Health Behavior Correlates of Depression in a Sample of High School Students

Article excerpt

Symptoms of depression are experienced commonly by adolescents and young adults, (1-8) and may be present even in relatively young children. (9-11) Albert and Beck (12) identified moderate to severe depression in 33.3% of seventh and eighth grade students in a suburban Philadelphia parochial school. Craig and Van Natta (3) suggested reporting of symptoms of depression declines with age after adolescence, but among high school and college populations, symptom reporting is frequent, and depression constitutes a significant health problem. (13,14) Depression is the most commonly identified mental health problem among university students. (1,7) McDermott (4) found depression to be a greater problem among females than males in a study of 349 undergraduate students at a midwestern university. According to Schoenbach et al, (6) while depression in youth populations is common, it is transient for the most part. However, depression can manifest both severely and persistently in some young people. (6,11)

The relationship between mental health status and physical health status over time is not completely understood. Vaillant (15) showed in a sample of males studied over four decades that maintenance of positive mental health could retard midlife deterioration of physical health. Studies of older adults also indicated positive mental health can prolong physical hardiness, (16,17) Other investigators proposed that a relationship exists between mental health status and certain health practices. (5,18) Schoenbach et al (6) expressed concern that too little is known about symptoms of depression and youth involvement in hazardous behavior.

While several studies have examined depression to some degree among adolescents and young adults, few have examined associated behavior, especially behavior that could influence physical health status. To assess these concerns, an exploratory study of high school students was undertaken to: 1) assess the prevalence of depression in a sample of high school youth, 2) field test an instrument pertinent to adolescent health practices, and 3) assess the extent to which depression correlated with specific health-related practices and events.



The study used a cross-sectional survey research design. Instrumentation consisted of the Center for Epidemiologic Studies Depression (CES-D) Scale (19) and the Health Scale. The 20-item CES-D Scale, developed for use in the general population, examines the frequency with which respondents have experienced specific symptoms of depression during the past week (Table 1). Radloff (19) reported the validity, reliability, and other psychometric properties of the CES-D Scale.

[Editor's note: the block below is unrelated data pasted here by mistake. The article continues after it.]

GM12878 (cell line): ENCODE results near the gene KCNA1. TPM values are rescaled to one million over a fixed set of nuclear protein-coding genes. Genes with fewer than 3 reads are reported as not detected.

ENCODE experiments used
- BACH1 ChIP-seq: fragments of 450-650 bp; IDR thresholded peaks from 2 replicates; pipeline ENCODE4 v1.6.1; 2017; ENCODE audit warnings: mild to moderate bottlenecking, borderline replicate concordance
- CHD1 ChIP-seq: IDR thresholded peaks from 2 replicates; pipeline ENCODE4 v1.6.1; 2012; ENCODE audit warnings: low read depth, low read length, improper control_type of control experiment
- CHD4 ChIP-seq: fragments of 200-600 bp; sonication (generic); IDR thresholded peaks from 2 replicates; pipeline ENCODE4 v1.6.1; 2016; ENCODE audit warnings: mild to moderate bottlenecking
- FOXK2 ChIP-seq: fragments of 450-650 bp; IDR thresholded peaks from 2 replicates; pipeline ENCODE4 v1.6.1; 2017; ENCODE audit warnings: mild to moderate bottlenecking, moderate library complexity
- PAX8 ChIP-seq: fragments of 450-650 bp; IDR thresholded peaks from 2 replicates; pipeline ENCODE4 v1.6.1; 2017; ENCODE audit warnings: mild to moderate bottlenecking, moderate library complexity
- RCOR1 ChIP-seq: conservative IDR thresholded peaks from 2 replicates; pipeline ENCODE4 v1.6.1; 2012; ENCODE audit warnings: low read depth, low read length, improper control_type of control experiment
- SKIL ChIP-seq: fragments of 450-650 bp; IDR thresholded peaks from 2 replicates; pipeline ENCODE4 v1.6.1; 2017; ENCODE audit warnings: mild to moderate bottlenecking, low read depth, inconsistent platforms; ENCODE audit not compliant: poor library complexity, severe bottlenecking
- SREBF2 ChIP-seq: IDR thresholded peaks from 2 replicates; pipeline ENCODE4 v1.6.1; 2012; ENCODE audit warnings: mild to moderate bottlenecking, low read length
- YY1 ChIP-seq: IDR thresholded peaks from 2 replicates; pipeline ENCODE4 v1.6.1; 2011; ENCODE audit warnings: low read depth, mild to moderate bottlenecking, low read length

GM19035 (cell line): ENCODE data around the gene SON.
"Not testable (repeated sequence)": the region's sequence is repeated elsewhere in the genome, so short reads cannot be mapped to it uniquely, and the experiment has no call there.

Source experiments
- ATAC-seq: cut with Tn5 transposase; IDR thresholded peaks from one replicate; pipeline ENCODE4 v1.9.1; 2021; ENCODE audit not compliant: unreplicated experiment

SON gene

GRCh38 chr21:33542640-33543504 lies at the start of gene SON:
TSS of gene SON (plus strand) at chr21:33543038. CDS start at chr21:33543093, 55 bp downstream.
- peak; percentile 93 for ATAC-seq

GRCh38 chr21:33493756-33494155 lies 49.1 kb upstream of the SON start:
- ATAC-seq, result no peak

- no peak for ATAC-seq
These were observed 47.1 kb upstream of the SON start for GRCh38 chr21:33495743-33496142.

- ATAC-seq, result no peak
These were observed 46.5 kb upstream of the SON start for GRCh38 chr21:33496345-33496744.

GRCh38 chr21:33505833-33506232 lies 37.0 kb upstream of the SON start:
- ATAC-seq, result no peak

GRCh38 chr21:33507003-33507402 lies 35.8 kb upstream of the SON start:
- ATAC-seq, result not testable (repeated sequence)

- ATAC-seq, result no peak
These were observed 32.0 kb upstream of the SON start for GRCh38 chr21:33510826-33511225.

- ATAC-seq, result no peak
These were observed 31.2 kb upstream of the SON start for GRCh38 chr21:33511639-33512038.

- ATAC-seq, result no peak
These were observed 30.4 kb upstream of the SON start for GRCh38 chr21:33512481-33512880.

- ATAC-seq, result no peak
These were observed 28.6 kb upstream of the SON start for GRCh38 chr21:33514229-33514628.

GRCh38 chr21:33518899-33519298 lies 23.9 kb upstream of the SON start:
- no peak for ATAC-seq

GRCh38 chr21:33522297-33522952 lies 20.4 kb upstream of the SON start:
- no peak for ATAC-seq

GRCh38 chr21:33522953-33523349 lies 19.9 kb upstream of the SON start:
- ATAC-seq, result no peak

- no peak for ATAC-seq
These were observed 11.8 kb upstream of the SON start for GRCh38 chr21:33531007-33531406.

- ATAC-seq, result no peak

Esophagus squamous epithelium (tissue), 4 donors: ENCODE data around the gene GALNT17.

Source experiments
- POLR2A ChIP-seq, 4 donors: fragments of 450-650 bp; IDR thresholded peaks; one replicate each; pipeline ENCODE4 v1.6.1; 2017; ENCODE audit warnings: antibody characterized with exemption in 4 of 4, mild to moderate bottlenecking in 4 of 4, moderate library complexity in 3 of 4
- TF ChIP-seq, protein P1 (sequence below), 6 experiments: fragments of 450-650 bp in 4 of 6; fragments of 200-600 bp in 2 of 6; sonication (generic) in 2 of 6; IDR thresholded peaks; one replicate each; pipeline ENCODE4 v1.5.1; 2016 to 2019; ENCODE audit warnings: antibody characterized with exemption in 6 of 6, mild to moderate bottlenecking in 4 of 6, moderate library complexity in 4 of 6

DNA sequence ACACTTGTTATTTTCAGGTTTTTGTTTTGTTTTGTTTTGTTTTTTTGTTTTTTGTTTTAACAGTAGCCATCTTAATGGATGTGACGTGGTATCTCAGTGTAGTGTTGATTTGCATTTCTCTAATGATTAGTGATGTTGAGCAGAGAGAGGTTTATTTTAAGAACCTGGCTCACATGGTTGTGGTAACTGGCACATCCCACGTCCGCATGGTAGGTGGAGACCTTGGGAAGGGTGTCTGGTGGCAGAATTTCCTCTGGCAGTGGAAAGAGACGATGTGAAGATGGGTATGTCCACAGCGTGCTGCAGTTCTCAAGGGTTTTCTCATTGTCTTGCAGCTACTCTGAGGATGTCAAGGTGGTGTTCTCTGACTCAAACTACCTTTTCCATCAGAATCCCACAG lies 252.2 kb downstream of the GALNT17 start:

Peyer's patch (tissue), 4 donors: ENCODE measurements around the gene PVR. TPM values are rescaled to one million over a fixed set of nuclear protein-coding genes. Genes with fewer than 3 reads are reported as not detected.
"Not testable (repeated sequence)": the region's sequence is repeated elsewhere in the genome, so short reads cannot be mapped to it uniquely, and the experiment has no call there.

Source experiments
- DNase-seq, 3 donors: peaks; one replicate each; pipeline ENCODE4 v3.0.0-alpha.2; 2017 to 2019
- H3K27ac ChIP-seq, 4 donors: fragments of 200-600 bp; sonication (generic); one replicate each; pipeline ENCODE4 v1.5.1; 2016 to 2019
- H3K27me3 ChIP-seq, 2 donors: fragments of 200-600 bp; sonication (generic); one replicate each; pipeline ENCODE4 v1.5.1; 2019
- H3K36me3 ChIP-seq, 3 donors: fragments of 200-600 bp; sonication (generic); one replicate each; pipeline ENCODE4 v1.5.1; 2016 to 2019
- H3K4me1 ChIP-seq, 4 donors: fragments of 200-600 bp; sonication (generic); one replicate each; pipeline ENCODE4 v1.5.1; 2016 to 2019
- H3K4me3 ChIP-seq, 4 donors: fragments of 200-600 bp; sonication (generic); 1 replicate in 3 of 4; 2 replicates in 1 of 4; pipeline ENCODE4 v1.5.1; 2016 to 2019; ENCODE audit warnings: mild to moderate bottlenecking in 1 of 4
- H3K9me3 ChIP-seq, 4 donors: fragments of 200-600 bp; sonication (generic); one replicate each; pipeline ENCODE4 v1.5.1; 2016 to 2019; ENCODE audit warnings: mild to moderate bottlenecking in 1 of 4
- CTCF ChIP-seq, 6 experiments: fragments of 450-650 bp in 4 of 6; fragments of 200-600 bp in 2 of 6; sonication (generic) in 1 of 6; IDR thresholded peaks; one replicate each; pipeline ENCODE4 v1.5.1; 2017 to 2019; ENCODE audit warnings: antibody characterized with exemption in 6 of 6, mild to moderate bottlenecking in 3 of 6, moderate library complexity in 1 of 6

Table 1

Center for Epidemiologic Studies Depression Scale (CES-D Scale)

I was bothered by things that usually don't bother me.
I did not feel like eating; my appetite was poor.
I felt that I could not shade off the blues even with help from
  my family or friends.
I felt that I was just as good as other people.
I had trouble keeping my mind on what I was doing.
I felt depressed.
I felt that everything I did was an effort.
I felt hopeful about the future.
I thought my life had been a failure.
I felt fearful.
My sleep was restless.
I was happy,
I talked less than usual.
I felt lonely.
Peole were unfriendly.
I enjoyed life.
I had crying spells.
I felt sad.
I felt that people disliked me.
I could not get "going."

For internal consistency, measures using coefficient alpha that range from .85 to .90 were calculated by Radloff. (19) Internal consistency of the instrument also was confirmed in use with the general population, and in a clinical population by the Spearman-Brown split-halves method. (19) Factor structures across subgroups (males vs. females; blacks vs. whites; less than high school educated vs. high school educated vs. more than high school educated) were found to be similar, suggesting construct validity for the instrument. …